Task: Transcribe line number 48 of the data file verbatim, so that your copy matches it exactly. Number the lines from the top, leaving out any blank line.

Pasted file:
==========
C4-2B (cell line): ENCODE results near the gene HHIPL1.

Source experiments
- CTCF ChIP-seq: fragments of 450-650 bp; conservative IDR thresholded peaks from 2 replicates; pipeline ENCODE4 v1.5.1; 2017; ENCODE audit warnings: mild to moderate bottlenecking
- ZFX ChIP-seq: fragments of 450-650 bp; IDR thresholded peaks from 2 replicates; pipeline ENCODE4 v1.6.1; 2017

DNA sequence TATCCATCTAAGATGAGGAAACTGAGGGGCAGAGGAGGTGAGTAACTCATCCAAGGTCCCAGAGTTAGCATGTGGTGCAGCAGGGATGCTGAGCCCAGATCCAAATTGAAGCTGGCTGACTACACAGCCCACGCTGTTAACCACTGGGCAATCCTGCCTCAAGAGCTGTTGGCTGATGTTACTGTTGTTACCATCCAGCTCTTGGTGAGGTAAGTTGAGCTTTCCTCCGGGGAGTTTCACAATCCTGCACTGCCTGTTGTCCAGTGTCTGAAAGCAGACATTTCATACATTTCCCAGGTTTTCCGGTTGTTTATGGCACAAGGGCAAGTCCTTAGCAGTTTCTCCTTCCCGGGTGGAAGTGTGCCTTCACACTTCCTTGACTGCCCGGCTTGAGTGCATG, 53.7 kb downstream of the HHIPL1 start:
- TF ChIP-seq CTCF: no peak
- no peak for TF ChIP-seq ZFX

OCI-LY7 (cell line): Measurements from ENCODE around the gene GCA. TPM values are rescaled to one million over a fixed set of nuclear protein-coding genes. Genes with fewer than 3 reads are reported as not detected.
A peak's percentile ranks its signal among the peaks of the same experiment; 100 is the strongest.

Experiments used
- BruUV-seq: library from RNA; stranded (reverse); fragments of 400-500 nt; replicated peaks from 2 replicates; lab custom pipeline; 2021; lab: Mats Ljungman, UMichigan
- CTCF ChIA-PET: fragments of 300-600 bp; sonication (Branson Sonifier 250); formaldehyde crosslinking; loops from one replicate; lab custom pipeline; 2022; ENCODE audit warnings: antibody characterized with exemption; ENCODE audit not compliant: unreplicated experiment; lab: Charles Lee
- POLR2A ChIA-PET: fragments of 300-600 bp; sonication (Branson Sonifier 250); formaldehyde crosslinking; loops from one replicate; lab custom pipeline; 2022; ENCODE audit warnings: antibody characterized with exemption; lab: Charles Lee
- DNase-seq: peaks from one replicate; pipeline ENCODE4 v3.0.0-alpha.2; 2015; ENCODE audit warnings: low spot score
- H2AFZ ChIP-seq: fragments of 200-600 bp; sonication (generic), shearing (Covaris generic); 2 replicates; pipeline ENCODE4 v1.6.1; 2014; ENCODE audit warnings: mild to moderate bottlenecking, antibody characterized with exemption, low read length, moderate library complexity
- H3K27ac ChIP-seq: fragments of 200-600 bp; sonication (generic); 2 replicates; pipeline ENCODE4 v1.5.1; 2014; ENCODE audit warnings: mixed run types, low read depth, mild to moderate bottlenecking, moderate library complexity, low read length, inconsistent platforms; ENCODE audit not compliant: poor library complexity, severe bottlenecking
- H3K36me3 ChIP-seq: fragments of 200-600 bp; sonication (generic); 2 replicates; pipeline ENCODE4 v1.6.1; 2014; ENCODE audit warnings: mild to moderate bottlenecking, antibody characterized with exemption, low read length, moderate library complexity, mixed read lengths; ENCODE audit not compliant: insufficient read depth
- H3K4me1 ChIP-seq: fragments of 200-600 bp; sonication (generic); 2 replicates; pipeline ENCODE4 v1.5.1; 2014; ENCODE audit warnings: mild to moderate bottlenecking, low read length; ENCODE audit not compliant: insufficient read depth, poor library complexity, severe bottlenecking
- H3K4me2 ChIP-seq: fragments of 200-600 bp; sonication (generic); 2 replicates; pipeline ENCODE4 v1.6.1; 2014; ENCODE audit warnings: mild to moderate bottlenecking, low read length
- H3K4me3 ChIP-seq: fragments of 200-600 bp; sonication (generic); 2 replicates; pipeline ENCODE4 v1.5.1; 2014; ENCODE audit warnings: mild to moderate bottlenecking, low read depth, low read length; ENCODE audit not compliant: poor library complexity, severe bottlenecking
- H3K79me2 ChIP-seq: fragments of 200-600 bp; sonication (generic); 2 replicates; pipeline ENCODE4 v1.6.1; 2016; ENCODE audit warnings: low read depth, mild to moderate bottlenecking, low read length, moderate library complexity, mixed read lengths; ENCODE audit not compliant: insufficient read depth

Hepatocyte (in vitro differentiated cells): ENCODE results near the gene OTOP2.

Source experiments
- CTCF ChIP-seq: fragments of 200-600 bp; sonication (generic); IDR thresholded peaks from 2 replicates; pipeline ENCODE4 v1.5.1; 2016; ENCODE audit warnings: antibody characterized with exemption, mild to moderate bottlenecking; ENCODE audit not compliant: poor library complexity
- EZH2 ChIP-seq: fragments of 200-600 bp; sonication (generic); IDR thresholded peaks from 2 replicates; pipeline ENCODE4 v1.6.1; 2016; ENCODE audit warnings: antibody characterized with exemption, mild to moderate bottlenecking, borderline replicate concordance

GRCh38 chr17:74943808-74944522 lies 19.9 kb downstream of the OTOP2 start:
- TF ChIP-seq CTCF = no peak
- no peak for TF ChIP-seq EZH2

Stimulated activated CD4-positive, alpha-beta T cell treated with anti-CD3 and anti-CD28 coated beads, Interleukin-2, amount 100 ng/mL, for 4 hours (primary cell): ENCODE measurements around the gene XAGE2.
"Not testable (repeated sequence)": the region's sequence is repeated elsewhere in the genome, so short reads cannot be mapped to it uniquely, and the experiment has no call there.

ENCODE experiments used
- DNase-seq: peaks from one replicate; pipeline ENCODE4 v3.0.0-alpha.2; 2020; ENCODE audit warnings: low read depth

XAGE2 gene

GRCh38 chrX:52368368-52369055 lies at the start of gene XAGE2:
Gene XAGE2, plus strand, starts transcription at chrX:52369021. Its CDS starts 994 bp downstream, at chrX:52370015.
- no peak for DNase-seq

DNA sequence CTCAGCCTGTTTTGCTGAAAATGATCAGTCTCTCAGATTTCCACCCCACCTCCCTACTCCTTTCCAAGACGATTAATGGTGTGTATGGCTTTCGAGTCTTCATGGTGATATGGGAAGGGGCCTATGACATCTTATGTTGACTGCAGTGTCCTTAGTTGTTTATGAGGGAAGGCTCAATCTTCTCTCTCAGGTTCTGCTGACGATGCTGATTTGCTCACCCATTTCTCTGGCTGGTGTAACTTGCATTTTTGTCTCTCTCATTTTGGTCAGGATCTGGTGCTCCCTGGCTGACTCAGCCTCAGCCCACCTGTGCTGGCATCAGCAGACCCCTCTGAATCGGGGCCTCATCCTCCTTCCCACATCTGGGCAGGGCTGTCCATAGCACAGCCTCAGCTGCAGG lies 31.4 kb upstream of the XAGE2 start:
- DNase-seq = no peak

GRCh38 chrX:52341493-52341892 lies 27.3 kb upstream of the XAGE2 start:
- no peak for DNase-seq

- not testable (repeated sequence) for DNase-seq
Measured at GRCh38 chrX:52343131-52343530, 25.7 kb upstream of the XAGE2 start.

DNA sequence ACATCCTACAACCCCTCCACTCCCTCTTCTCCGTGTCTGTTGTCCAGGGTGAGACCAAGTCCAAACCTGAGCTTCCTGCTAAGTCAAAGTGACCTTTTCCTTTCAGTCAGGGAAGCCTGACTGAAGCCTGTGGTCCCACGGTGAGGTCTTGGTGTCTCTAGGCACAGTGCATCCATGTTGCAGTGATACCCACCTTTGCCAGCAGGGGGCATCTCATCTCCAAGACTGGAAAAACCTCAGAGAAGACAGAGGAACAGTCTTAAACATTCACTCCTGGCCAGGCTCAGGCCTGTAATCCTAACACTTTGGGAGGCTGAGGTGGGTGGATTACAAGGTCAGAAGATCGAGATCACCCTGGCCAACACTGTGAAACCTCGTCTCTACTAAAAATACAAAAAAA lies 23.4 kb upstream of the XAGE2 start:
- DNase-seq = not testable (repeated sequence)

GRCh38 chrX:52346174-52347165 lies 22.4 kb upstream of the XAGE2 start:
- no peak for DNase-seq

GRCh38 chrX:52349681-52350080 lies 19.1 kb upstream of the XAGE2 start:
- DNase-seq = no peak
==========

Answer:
- DNase-seq = no peak